PORTSMOUTH, R.I.--When someone says that a new Naval vessel will be "the centerpiece of seapower for the next 50 years," it's tempting to be skeptical. But with the U.S. Navy's next-generation Zumwalt-class destroyer, known as DDG 1000, it's worth keeping an open mind.
With the Zumwalt, the Navy is aiming for a much larger, much more efficient, much quieter and hard-to-detect destroyer geared toward the water-borne battlefields of the future.
As part of Road Trip 2010, CNET reporter Daniel Terdiman visited defense giant Raytheon's Integrated Defense Systems facility here for a lengthy discussion of the DDG 1000 and the ways it is expected to break new ground in naval warfare.
Seen here is a rendering of the Zumwalt class destroyer, the design of which is being led by Raytheon, but which also features work by partners at BAE Systems, General Dynamics, Lockheed Martin, Northop Grumman, and of course, the Navy.
As someone interested in the cutting edge, one of the best things about Road Trip 2010 has been getting a rare look at the U.S. Navy's next-generation aircraft carrier and the world's most advanced submarine.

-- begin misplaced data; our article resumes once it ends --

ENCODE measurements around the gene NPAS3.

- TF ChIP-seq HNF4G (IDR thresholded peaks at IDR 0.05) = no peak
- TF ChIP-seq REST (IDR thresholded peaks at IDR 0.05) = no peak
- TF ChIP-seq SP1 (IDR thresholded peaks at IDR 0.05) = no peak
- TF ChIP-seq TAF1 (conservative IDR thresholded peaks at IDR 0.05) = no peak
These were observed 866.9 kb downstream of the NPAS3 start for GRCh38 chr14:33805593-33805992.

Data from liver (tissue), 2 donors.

But that wasn't enough for me. I also had to see where the Navy is going with destroyers, and that's why my visit to Raytheon's Seapower Capability Center here was such a good investment of time: I got a chance for a lengthy discussion on the next-generation, Zumwalt-class guided-missile destroyer, which the Navy expects to be a standard bearer for the next 50 years.
In part, getting a briefing on the DDG 1000, as the new ship is known, was a perfect closing of two Road Trip circles. First, because its radar system, as well as some others it is using, will be the same as that of the Gerald R. Ford-class aircraft carrier, which I had seen being built at Northrop Grumman Shipbuilding in Newport News, Va.
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